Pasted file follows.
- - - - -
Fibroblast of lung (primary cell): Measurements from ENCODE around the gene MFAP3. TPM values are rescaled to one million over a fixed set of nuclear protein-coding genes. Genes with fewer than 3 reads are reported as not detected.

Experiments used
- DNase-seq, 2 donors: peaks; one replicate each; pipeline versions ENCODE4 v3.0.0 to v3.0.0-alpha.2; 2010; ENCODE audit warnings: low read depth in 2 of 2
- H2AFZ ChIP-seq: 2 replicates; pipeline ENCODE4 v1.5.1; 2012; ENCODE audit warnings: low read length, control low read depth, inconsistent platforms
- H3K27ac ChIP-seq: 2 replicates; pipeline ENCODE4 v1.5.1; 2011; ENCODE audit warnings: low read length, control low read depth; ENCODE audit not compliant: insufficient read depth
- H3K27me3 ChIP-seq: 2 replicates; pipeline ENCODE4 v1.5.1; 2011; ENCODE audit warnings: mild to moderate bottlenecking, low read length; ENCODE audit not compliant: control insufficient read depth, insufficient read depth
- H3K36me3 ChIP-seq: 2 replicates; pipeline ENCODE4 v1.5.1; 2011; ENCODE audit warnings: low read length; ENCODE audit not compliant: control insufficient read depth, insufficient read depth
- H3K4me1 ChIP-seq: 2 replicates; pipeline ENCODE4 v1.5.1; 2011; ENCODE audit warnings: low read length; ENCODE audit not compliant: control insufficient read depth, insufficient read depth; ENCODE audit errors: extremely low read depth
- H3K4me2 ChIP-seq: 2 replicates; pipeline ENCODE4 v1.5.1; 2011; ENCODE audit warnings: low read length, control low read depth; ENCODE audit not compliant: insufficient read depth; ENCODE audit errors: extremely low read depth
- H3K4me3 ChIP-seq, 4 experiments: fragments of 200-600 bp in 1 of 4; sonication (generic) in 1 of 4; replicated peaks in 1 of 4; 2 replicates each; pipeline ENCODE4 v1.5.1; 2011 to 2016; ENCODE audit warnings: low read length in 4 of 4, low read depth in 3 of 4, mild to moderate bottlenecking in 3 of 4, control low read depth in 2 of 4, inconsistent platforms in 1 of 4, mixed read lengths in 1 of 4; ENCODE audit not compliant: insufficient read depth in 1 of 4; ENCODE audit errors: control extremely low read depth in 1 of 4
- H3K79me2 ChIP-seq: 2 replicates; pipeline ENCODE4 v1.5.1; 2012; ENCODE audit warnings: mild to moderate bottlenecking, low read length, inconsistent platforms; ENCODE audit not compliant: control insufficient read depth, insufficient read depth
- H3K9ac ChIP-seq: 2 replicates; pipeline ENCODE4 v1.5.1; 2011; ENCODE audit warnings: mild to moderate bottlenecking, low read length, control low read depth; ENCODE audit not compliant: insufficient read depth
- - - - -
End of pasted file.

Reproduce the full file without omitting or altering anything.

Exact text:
Fibroblast of lung (primary cell): Measurements from ENCODE around the gene MFAP3. TPM values are rescaled to one million over a fixed set of nuclear protein-coding genes. Genes with fewer than 3 reads are reported as not detected.

Experiments used
- DNase-seq, 2 donors: peaks; one replicate each; pipeline versions ENCODE4 v3.0.0 to v3.0.0-alpha.2; 2010; ENCODE audit warnings: low read depth in 2 of 2
- H2AFZ ChIP-seq: 2 replicates; pipeline ENCODE4 v1.5.1; 2012; ENCODE audit warnings: low read length, control low read depth, inconsistent platforms
- H3K27ac ChIP-seq: 2 replicates; pipeline ENCODE4 v1.5.1; 2011; ENCODE audit warnings: low read length, control low read depth; ENCODE audit not compliant: insufficient read depth
- H3K27me3 ChIP-seq: 2 replicates; pipeline ENCODE4 v1.5.1; 2011; ENCODE audit warnings: mild to moderate bottlenecking, low read length; ENCODE audit not compliant: control insufficient read depth, insufficient read depth
- H3K36me3 ChIP-seq: 2 replicates; pipeline ENCODE4 v1.5.1; 2011; ENCODE audit warnings: low read length; ENCODE audit not compliant: control insufficient read depth, insufficient read depth
- H3K4me1 ChIP-seq: 2 replicates; pipeline ENCODE4 v1.5.1; 2011; ENCODE audit warnings: low read length; ENCODE audit not compliant: control insufficient read depth, insufficient read depth; ENCODE audit errors: extremely low read depth
- H3K4me2 ChIP-seq: 2 replicates; pipeline ENCODE4 v1.5.1; 2011; ENCODE audit warnings: low read length, control low read depth; ENCODE audit not compliant: insufficient read depth; ENCODE audit errors: extremely low read depth
- H3K4me3 ChIP-seq, 4 experiments: fragments of 200-600 bp in 1 of 4; sonication (generic) in 1 of 4; replicated peaks in 1 of 4; 2 replicates each; pipeline ENCODE4 v1.5.1; 2011 to 2016; ENCODE audit warnings: low read length in 4 of 4, low read depth in 3 of 4, mild to moderate bottlenecking in 3 of 4, control low read depth in 2 of 4, inconsistent platforms in 1 of 4, mixed read lengths in 1 of 4; ENCODE audit not compliant: insufficient read depth in 1 of 4; ENCODE audit errors: control extremely low read depth in 1 of 4
- H3K79me2 ChIP-seq: 2 replicates; pipeline ENCODE4 v1.5.1; 2012; ENCODE audit warnings: mild to moderate bottlenecking, low read length, inconsistent platforms; ENCODE audit not compliant: control insufficient read depth, insufficient read depth
- H3K9ac ChIP-seq: 2 replicates; pipeline ENCODE4 v1.5.1; 2011; ENCODE audit warnings: mild to moderate bottlenecking, low read length, control low read depth; ENCODE audit not compliant: insufficient read depth